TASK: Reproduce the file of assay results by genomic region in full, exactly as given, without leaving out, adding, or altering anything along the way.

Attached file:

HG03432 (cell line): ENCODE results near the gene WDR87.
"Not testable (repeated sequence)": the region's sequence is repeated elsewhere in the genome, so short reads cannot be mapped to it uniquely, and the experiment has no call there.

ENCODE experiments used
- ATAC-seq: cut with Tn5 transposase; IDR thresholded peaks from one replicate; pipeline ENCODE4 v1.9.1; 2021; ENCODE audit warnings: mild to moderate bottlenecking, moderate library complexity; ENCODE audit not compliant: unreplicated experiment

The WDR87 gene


HG03432 (cell line): ENCODE results near the gene WDR87.
"Not testable (repeated sequence)": the region's sequence is repeated elsewhere in the genome, so short reads cannot be mapped to it uniquely, and the experiment has no call there.

ENCODE experiments used
- ATAC-seq: cut with Tn5 transposase; IDR thresholded peaks from one replicate; pipeline ENCODE4 v1.9.1; 2021; ENCODE audit warnings: mild to moderate bottlenecking, moderate library complexity; ENCODE audit not compliant: unreplicated experiment

The WDR87 gene